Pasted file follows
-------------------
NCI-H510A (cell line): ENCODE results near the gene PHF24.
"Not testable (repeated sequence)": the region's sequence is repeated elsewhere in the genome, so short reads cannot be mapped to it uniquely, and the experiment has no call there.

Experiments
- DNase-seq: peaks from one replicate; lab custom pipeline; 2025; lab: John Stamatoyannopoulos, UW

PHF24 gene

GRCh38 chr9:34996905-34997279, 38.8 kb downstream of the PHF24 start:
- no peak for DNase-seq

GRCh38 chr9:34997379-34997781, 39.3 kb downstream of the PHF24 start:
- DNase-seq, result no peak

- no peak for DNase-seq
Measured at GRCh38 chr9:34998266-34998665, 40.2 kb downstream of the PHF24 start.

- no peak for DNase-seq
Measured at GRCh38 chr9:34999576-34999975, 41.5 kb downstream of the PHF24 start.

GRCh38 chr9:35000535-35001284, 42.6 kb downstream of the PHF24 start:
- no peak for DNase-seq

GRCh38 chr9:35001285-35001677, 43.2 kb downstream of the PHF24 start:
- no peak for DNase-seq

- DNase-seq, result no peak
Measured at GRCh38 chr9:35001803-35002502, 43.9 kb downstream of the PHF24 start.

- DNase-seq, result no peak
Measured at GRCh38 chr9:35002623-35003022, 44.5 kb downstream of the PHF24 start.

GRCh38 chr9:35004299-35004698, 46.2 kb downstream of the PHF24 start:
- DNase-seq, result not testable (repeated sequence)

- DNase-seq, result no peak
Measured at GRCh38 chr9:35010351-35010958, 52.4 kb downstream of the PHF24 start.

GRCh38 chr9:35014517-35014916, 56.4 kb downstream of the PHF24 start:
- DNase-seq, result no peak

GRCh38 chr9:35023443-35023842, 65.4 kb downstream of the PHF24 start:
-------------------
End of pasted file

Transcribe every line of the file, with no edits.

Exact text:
NCI-H510A (cell line): ENCODE results near the gene PHF24.
"Not testable (repeated sequence)": the region's sequence is repeated elsewhere in the genome, so short reads cannot be mapped to it uniquely, and the experiment has no call there.

Experiments
- DNase-seq: peaks from one replicate; lab custom pipeline; 2025; lab: John Stamatoyannopoulos, UW

PHF24 gene

GRCh38 chr9:34996905-34997279, 38.8 kb downstream of the PHF24 start:
- no peak for DNase-seq

GRCh38 chr9:34997379-34997781, 39.3 kb downstream of the PHF24 start:
- DNase-seq, result no peak

- no peak for DNase-seq
Measured at GRCh38 chr9:34998266-34998665, 40.2 kb downstream of the PHF24 start.

- no peak for DNase-seq
Measured at GRCh38 chr9:34999576-34999975, 41.5 kb downstream of the PHF24 start.

GRCh38 chr9:35000535-35001284, 42.6 kb downstream of the PHF24 start:
- no peak for DNase-seq

GRCh38 chr9:35001285-35001677, 43.2 kb downstream of the PHF24 start:
- no peak for DNase-seq

- DNase-seq, result no peak
Measured at GRCh38 chr9:35001803-35002502, 43.9 kb downstream of the PHF24 start.

- DNase-seq, result no peak
Measured at GRCh38 chr9:35002623-35003022, 44.5 kb downstream of the PHF24 start.

GRCh38 chr9:35004299-35004698, 46.2 kb downstream of the PHF24 start:
- DNase-seq, result not testable (repeated sequence)

- DNase-seq, result no peak
Measured at GRCh38 chr9:35010351-35010958, 52.4 kb downstream of the PHF24 start.

GRCh38 chr9:35014517-35014916, 56.4 kb downstream of the PHF24 start:
- DNase-seq, result no peak

GRCh38 chr9:35023443-35023842, 65.4 kb downstream of the PHF24 start: